28 September 2007

My New Phone

After much deliberation, I finally decided on which phone I was going to upgrade to last weekend, and went down to my local 3 Store to get it. This had become an increasing important issue, as my old phone (the now repugnant Motorola V3x), which had been becoming increasingly eccentric over the last 8 months or so, had moved into the final stages of doderage, to the point of being near unusable - I couldn't add any new contacts, or even login to Facebook mobile!
I decided for reasons of practicality and price to go with with the Nokia 6110, over my heart's desire - the N95 (I'd also looked at the Sony W880i, but ruled it out for being too fun and not practical enough). Both have GPS - which I have no real need for, due to my continued refusal to bother getting my drivers licence, HSDPA, and a slew of connectivity options. I managed to convince myself that I could live without the Wi-Fi capabilities of the N95, however reluctantly.
How pleased was I then to discover that there is a shortage of 6110s at the moment, and it would be a few weeks until they arrived? Given the urgency of my need, I was "forced" to buy the N95. I must say, after 3 years away from the Nokia, I am very please to return. Web browsing, Skype, double-slide for mp3 and widescreen viewing - all in all a good package. Enough so, that I almost immediately updated my data package from 10Mb - which even with my crappy Motorola I had trouble keeping within - to 100Mb, and soon probably to 1Gb.
So more to follow about my unholy relationship with my new mobile device.

24 September 2007

Stephen Fry - technoshaman?

I just became aware of Stephen Fry's new blog. His first post is an essay (for real) on the development of smartphone technologies. Given the lack of true wit in the world nowadays (an in particular, in the digital realms, and even more particularly, the techno areas), this is a particularly refreshing read. Enough so that I read most of it aloud to myself, mimicking Stephen.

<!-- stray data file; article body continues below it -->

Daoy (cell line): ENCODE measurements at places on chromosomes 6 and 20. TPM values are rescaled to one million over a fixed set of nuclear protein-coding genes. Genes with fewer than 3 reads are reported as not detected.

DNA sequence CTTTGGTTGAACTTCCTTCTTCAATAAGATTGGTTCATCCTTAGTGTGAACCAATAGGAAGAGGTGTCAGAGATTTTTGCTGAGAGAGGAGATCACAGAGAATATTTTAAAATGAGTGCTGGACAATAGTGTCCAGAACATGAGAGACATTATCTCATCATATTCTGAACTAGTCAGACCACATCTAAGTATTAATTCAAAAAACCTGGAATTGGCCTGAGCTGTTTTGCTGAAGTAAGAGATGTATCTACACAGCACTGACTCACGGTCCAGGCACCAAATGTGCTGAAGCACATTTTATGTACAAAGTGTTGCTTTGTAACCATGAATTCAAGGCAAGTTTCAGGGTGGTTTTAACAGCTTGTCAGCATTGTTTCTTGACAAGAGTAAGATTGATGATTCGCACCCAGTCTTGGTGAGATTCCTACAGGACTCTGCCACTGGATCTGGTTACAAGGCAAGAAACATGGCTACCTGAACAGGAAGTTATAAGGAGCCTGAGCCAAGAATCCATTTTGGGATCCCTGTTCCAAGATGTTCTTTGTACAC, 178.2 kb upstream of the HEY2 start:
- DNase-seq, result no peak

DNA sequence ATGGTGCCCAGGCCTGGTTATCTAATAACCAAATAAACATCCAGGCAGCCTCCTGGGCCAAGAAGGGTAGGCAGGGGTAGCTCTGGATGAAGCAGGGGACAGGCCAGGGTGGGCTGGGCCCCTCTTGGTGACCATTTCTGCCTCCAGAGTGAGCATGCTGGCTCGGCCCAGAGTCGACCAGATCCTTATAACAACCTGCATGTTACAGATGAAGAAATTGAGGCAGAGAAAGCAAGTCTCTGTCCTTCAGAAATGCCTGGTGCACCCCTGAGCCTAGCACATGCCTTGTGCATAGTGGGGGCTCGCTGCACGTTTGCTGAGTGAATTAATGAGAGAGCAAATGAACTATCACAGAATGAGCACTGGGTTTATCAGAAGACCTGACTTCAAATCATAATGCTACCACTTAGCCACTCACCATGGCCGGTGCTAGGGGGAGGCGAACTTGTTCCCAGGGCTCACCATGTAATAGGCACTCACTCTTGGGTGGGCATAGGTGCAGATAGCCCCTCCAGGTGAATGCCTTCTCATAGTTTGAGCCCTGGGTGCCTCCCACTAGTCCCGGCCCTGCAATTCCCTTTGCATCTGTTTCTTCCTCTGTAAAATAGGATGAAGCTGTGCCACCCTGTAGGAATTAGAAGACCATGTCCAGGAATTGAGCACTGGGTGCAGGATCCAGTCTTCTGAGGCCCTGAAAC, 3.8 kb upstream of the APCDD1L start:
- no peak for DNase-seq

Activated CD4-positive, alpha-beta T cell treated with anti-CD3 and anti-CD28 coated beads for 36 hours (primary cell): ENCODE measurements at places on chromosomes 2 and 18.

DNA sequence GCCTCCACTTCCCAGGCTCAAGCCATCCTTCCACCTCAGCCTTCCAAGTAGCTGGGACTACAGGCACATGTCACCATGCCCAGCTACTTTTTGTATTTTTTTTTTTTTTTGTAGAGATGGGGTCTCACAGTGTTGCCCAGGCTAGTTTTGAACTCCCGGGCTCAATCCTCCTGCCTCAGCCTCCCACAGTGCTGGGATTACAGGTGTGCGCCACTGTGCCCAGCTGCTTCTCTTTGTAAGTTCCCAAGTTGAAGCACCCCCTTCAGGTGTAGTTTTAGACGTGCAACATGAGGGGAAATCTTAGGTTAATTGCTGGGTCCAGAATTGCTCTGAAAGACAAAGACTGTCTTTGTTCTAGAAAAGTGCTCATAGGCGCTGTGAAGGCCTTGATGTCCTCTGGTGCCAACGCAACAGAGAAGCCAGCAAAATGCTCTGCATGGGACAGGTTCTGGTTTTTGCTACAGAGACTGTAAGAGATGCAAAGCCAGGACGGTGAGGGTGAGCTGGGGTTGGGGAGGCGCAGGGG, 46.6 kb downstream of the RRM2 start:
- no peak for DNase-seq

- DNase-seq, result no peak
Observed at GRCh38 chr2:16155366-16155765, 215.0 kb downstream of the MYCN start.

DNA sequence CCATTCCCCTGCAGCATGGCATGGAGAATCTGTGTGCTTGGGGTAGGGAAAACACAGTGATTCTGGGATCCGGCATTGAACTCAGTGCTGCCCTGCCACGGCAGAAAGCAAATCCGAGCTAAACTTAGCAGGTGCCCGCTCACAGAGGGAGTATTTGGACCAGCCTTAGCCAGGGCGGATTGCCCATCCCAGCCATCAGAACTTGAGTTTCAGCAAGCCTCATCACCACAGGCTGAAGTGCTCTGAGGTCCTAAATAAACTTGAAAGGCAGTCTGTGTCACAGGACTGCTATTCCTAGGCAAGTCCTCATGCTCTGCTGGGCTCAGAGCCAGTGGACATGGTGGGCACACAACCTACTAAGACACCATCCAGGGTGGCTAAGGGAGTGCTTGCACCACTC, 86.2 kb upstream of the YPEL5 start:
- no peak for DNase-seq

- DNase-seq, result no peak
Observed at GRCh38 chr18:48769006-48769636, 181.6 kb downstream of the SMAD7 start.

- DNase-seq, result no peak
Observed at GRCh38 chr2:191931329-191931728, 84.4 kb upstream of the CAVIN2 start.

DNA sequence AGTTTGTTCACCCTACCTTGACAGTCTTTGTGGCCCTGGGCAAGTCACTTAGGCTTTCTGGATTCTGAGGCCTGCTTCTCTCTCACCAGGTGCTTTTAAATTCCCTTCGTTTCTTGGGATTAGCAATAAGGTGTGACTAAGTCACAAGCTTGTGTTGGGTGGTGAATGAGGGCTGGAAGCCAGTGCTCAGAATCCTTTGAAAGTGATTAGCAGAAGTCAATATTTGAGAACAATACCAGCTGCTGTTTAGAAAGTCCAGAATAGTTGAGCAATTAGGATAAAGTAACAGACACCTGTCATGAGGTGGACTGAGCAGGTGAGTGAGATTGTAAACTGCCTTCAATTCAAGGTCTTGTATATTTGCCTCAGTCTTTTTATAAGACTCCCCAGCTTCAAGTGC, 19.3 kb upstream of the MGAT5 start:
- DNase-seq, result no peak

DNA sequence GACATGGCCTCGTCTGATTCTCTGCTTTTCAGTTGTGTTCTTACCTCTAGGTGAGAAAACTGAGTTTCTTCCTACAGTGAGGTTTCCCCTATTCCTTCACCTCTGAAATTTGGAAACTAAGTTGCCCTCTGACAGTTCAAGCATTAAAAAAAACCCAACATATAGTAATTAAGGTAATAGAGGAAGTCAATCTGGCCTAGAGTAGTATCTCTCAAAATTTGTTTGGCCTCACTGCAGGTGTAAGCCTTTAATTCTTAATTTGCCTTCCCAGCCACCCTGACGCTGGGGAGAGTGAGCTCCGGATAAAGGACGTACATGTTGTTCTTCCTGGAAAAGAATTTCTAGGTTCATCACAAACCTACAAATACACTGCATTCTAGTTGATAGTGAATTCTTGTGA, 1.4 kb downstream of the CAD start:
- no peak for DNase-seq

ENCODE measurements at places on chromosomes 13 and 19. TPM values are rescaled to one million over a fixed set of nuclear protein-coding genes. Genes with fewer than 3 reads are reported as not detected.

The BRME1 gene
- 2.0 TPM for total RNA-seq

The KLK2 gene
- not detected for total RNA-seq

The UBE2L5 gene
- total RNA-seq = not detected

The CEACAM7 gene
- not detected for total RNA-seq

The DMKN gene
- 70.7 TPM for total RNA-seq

It really is a very good read, highly recommended for the technophiles. Of course, I may be slightly biased, in that I feel that:

a) Stephen Fry is one of the sole remaining exponents of actual humour, in the sense of it being funny to the brain, rather than the arse,
b) He gives a small nod of approval to my newly acquired phone (which isn't a smartphone, but is rather clever and fun, but more on this later).

10 September 2007


Mild synchronicity events this week. I went to a breakfast seminar hosted by Anecdote which looked at the use of Narrative Techniques for Knowledge Retention. Quite an interesting seminar, with provided some new concepts for me to investigate (Most Significant Change) and some new books to find (A Whole New Mind by Daniel Pink). I'd like to say new books to read, but I suspect it will be skim, given my current backlog of 30 or 40 books (plus 7 or 8 games, plus 4 or 5 TV series, and God knows how many movies). Courtesy of an interview with Arthur Shelly done for the presentation, it provided a great example of the perils of lost knowledge, and the importance of meta-metadata (recording why something important is being done, not just what the important thing is and how to do it).